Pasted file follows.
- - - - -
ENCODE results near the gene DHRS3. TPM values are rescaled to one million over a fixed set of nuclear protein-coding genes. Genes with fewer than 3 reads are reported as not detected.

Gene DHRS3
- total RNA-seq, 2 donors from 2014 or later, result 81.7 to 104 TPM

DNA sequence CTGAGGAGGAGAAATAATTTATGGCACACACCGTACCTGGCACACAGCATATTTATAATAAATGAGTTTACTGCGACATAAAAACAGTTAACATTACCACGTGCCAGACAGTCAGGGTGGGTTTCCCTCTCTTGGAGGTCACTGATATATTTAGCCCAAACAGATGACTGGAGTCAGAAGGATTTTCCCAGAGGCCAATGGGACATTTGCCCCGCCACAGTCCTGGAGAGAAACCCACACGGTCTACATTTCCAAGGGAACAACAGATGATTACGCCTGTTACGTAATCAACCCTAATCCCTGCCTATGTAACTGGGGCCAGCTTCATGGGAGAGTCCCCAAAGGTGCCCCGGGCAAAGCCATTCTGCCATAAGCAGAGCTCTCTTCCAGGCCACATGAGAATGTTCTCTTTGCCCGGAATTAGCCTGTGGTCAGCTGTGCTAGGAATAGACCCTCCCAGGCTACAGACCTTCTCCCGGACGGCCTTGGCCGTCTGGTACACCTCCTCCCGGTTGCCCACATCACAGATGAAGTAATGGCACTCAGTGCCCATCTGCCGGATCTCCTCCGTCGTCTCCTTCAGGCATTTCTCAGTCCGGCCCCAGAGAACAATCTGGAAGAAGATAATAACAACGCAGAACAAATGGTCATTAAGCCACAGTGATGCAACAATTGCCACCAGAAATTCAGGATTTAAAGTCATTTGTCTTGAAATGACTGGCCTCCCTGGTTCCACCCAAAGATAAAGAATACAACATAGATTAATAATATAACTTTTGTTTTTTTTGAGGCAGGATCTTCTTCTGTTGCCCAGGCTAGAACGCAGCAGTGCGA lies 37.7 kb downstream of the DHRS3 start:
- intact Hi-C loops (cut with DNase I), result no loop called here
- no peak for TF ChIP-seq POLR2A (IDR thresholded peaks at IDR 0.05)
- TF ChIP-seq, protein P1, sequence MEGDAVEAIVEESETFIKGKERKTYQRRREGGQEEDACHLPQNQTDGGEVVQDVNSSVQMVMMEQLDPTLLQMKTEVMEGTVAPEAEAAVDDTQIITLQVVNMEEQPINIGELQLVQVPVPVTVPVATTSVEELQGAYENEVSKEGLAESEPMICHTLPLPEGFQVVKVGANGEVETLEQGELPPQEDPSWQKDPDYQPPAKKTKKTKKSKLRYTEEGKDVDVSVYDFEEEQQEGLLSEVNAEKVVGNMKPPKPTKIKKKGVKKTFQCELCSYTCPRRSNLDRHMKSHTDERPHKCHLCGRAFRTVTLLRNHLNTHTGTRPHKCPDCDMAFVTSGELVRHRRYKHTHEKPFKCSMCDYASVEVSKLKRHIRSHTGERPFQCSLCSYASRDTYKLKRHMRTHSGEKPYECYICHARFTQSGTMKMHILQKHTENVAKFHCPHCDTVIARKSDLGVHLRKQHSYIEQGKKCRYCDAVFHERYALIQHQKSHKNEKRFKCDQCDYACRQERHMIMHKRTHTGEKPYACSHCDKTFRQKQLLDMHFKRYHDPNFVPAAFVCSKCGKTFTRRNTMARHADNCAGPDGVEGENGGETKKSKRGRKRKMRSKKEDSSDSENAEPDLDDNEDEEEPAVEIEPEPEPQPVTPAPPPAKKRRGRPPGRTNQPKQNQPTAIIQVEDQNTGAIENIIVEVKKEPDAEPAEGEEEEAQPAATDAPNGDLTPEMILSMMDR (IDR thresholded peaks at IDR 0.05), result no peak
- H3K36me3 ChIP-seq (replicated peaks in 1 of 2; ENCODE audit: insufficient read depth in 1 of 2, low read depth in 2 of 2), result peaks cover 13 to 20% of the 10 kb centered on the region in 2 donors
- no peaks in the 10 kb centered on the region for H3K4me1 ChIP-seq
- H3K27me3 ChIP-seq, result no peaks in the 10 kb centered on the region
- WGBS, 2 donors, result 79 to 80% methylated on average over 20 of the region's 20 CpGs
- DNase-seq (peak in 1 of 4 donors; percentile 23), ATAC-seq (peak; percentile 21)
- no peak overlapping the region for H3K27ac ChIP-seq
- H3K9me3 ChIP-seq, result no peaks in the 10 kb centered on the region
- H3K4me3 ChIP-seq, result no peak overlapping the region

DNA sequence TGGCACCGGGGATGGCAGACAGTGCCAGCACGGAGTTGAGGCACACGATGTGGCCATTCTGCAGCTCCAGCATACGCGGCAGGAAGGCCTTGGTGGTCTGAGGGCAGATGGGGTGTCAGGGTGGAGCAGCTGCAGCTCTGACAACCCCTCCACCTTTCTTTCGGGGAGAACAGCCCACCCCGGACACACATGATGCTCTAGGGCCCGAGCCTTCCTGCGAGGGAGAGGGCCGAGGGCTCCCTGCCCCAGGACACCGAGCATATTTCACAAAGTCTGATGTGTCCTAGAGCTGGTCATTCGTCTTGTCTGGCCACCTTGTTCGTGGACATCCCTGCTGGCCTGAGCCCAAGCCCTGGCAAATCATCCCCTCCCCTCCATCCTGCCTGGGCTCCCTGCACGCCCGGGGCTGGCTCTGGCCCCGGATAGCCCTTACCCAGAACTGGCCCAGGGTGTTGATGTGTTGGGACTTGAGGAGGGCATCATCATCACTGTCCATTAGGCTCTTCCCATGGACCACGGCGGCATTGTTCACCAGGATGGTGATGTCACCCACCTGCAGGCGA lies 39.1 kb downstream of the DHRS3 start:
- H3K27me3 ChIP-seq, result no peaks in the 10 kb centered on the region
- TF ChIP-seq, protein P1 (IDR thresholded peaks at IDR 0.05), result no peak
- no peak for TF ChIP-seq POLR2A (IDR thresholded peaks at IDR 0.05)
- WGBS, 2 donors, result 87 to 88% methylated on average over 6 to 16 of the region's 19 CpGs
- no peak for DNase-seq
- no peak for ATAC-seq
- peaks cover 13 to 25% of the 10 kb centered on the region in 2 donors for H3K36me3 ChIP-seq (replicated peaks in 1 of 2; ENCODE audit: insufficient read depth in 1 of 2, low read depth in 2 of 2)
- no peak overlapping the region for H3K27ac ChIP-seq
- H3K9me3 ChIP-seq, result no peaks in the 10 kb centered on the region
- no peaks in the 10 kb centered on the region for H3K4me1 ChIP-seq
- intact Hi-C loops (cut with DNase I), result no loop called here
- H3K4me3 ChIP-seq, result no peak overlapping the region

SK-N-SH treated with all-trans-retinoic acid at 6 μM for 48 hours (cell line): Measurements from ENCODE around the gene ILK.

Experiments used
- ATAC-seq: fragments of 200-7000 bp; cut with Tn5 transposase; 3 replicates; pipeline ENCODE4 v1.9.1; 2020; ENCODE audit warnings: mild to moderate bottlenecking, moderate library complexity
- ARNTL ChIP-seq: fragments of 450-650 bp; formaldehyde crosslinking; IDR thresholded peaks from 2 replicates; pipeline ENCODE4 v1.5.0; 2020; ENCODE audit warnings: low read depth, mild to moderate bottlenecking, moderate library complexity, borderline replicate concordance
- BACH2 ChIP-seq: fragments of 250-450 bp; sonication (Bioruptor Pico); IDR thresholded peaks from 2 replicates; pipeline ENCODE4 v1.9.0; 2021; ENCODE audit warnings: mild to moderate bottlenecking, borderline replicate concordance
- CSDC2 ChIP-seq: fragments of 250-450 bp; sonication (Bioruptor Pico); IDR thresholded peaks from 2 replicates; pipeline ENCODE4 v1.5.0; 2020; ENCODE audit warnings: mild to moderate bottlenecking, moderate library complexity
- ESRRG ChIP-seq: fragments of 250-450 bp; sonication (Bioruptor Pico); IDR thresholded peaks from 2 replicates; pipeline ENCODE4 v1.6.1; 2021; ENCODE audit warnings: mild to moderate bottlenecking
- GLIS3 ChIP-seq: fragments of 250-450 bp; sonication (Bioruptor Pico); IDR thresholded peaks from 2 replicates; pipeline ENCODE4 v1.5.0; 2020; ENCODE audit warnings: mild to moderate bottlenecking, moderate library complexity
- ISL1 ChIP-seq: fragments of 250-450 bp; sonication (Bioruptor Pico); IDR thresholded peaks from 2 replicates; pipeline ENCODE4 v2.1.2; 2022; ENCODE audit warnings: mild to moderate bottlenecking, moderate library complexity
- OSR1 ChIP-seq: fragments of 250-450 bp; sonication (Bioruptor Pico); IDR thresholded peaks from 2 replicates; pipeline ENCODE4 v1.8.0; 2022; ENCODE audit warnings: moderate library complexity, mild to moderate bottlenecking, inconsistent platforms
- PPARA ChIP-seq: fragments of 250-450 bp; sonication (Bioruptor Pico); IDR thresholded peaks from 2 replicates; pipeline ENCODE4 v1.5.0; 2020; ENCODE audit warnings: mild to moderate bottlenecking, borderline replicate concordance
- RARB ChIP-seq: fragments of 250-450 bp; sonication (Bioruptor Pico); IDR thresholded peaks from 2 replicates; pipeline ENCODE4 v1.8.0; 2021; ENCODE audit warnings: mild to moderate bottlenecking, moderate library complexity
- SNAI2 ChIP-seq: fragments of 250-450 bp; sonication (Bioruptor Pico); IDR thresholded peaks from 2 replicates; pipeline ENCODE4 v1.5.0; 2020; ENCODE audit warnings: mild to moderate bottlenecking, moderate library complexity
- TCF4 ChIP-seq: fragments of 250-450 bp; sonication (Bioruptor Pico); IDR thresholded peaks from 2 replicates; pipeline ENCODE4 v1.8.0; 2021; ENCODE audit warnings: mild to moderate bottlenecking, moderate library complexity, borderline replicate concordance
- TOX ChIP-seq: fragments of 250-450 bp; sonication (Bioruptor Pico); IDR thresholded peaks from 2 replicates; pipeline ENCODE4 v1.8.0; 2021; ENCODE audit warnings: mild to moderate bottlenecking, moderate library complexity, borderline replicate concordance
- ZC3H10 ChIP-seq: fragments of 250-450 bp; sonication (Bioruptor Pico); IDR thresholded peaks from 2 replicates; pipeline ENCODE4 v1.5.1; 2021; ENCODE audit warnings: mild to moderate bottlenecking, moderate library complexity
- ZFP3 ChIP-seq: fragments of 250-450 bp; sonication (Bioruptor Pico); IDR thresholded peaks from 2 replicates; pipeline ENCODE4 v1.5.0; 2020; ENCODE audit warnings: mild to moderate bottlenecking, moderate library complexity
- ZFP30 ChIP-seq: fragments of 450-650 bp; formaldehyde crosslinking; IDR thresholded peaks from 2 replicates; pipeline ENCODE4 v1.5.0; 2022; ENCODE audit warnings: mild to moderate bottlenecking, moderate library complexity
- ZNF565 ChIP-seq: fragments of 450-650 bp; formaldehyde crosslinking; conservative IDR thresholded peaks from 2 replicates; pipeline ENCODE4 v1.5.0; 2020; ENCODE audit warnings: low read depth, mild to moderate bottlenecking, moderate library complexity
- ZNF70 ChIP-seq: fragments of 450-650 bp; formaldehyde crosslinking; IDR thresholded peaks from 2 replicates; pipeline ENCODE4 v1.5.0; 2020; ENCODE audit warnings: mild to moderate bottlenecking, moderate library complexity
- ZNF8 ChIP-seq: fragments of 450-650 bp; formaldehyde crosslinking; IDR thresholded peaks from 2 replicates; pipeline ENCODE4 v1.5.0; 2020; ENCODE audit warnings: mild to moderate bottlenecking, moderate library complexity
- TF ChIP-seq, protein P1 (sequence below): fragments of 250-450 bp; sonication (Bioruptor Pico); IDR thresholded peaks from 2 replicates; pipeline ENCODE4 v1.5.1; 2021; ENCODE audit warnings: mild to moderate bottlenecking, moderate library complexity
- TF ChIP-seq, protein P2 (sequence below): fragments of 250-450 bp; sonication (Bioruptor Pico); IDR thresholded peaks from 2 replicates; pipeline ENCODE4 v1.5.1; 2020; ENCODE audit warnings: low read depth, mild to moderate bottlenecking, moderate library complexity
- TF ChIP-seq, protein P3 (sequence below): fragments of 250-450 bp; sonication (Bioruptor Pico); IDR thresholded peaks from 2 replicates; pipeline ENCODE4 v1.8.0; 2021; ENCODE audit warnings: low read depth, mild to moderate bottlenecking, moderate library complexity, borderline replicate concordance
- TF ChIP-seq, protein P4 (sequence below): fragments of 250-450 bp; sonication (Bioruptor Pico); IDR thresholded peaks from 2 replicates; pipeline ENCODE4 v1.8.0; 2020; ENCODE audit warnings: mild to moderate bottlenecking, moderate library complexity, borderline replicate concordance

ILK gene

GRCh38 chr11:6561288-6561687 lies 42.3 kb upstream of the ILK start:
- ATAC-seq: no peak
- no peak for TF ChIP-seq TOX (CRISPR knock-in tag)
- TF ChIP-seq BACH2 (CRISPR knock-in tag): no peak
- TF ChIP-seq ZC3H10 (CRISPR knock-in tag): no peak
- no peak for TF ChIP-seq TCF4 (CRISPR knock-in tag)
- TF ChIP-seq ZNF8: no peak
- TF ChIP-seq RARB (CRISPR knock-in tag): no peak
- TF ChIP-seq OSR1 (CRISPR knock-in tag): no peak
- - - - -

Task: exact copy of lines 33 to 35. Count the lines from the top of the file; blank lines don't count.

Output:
- BACH2 ChIP-seq: fragments of 250-450 bp; sonication (Bioruptor Pico); IDR thresholded peaks from 2 replicates; pipeline ENCODE4 v1.9.0; 2021; ENCODE audit warnings: mild to moderate bottlenecking, borderline replicate concordance
- CSDC2 ChIP-seq: fragments of 250-450 bp; sonication (Bioruptor Pico); IDR thresholded peaks from 2 replicates; pipeline ENCODE4 v1.5.0; 2020; ENCODE audit warnings: mild to moderate bottlenecking, moderate library complexity
- ESRRG ChIP-seq: fragments of 250-450 bp; sonication (Bioruptor Pico); IDR thresholded peaks from 2 replicates; pipeline ENCODE4 v1.6.1; 2021; ENCODE audit warnings: mild to moderate bottlenecking